What Is Feline Acne?

Posted on December 26th, 2013

Feline acne is a skin condition that starts on the chin of the cat and seems to affect both males and females equally.

In the very early stages of this skin disease, a gray pigment may be present in different locations on the chin skin of the cat, including a slight hair loss. As the condition progresses, those gray spots often become blackheads with an actual core. These blackheads may further develop into infected pustules that may cause the skin of the chin to become totally swollen and inflamed.

The effects of the feline acne are typically treated first with topical antibiotics and if the condition does not respond, systemic antibiotics are usually prescribed.

The cause of feline acne comes from a hormone antibody imbalance that can be easily measured with a simple blood test that has not yet been recognized by the veterinary profession. Once this imbalance has been corrected, the feline acne which is the effect, will heal. Unfortunately at this time, there is only one veterinary laboratory that is qualified to do this test which is National Diagnostic Laboratories.

The test involves a single blood draw that goes into a red top serum separator blood tube. The tube is then refrigerated, delivered refrigerated and run in a cooled state to insure correct results. Unfortunately this is not the normal way of handling blood samples in general and this is why most hormone antibody test results are incorrect because the serum blood sample was allowed to reach room temperature or higher before being processed correctly.

The test results for the cause of feline acne will indicate a cortisol imbalance, elevated adrenal estrogen which will bind the availability of thyroid hormones for the body to use, and this hormone imbalance will also cause the B and T lymphocytes not to provide their protective function for the body.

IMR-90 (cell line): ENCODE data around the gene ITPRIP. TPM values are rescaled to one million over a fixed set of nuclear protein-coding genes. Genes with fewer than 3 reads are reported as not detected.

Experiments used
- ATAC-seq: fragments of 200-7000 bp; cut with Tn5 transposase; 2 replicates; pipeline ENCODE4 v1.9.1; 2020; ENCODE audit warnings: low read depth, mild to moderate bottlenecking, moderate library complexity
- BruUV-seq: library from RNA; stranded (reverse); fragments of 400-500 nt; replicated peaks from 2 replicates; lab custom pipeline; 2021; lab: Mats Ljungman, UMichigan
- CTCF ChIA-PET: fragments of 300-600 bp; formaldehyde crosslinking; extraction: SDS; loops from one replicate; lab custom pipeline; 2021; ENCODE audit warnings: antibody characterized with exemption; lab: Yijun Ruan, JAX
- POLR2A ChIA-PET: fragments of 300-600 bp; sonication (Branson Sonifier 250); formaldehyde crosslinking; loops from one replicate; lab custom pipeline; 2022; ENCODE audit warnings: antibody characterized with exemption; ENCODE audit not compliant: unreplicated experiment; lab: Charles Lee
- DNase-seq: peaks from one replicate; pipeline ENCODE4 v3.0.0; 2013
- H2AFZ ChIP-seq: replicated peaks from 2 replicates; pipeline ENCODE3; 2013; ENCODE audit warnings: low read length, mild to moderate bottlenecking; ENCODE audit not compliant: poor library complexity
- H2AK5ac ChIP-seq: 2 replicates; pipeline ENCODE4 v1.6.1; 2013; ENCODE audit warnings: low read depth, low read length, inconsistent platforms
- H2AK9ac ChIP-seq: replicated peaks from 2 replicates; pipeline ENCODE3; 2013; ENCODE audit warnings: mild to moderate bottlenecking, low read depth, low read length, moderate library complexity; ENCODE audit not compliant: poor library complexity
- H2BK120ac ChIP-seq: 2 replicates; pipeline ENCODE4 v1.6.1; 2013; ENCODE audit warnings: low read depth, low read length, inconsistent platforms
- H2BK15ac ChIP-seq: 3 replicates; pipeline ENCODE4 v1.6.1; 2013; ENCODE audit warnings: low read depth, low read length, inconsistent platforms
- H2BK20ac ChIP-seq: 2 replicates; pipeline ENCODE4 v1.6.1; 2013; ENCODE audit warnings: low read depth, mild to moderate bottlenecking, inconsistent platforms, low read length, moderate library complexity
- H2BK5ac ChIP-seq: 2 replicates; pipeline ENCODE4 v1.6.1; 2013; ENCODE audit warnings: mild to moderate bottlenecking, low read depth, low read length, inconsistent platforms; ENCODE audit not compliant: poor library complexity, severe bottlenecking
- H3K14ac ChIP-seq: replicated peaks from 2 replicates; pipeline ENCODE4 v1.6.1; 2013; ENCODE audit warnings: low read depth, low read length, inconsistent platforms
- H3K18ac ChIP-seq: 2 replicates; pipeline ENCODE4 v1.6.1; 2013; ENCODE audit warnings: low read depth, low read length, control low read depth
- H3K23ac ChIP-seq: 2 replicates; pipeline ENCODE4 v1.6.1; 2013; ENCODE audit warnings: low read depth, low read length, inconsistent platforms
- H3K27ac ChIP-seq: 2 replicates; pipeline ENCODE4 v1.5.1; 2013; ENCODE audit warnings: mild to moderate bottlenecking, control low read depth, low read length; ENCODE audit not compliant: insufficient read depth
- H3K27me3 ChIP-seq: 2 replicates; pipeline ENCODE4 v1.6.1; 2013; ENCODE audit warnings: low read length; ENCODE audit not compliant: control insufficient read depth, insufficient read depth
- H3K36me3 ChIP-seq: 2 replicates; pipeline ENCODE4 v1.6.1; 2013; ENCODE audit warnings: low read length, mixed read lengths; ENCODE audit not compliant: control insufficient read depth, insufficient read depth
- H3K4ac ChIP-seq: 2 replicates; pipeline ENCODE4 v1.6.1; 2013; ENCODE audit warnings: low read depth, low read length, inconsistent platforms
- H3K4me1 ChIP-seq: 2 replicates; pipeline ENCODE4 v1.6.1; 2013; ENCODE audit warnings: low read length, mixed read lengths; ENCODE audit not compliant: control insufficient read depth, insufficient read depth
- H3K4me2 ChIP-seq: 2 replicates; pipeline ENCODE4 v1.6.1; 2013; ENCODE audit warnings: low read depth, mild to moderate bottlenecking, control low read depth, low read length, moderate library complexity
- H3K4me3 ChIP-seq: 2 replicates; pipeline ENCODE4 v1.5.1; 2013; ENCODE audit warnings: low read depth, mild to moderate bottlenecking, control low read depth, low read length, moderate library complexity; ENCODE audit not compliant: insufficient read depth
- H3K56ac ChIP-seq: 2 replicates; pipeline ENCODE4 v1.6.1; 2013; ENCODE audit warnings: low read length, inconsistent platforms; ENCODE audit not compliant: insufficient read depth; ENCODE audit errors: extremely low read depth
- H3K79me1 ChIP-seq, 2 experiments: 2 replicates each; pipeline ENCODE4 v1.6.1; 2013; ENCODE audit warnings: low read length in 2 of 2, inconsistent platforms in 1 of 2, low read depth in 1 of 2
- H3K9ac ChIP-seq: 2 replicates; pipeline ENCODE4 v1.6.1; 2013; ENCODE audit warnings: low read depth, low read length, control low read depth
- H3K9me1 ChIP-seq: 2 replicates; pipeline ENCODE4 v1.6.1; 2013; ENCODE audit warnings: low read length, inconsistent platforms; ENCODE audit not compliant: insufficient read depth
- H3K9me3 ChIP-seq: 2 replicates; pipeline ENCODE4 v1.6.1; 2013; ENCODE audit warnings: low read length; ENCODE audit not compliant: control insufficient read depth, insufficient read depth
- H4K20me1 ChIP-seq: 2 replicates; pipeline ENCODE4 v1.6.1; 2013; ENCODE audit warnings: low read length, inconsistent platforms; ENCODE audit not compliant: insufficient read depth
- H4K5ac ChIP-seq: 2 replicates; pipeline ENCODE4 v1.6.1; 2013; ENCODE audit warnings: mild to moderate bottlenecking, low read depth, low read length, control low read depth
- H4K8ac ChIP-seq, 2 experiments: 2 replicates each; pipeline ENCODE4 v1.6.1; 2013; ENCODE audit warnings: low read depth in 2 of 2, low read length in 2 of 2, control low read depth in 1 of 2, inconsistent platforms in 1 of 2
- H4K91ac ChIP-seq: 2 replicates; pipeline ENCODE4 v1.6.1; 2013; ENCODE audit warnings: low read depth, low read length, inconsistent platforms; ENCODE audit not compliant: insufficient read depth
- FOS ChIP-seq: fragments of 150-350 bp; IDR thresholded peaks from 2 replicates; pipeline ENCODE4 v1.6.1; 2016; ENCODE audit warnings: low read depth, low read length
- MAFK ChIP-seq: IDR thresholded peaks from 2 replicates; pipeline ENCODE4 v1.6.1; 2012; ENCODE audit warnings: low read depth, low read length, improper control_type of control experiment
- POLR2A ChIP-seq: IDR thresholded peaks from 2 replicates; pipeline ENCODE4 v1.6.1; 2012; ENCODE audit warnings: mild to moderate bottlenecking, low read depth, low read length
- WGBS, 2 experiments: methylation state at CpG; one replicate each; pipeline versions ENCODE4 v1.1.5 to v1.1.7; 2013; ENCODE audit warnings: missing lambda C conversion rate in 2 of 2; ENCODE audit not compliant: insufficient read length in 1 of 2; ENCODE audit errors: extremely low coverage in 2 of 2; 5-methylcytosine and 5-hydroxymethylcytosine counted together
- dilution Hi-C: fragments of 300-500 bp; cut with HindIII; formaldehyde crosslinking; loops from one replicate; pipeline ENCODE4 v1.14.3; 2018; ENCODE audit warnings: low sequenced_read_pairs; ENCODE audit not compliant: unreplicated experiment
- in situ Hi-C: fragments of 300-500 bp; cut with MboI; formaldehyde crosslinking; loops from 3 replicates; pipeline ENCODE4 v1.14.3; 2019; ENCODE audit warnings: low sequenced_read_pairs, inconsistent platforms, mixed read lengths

This imbalance, allowing for an elevated adrenal estrogen to be produced, will cause the B lymphocyte to reduce its protective antibody production and when the mucous membrane antibody called IgA, is below 58, malabsorption of oral antibiotics and other supplements will occur. Note: This is the reason why many medications and supplements do not work, because they could not be absorbed with a low IgA.

70% of the cats that have an IgA imbalance, will demonstrate a small red line at the point where their gum reflects upon the enamel of their teeth, that I have called a gingival flare (further information about it is on this website). This gingival flare will best be seen on what is referred to as the canine tooth. If this is the situation, then a few well timed intramuscular injections of an active cortisol may be required.

For more information about this imbalance and the simple diagnostic blood test, please read the article entitled Atypical Cortisol Estrogen Imbalance Syndrome (ACEIS) which is commonly known as Plechner’s Syndrome.

For further information on the internet identifying what the effects of feline acne are and what present day treatments are recommended, please go to these websites:

Wikipedia - Feline acne

WebMD - Acne in Cats

About - How do you cure feline chin acne?

Hopefully by understanding feline acne and then identifying its cause, you will be able to help your cat to heal from this unnecessary effect.


Dr. AL Plechner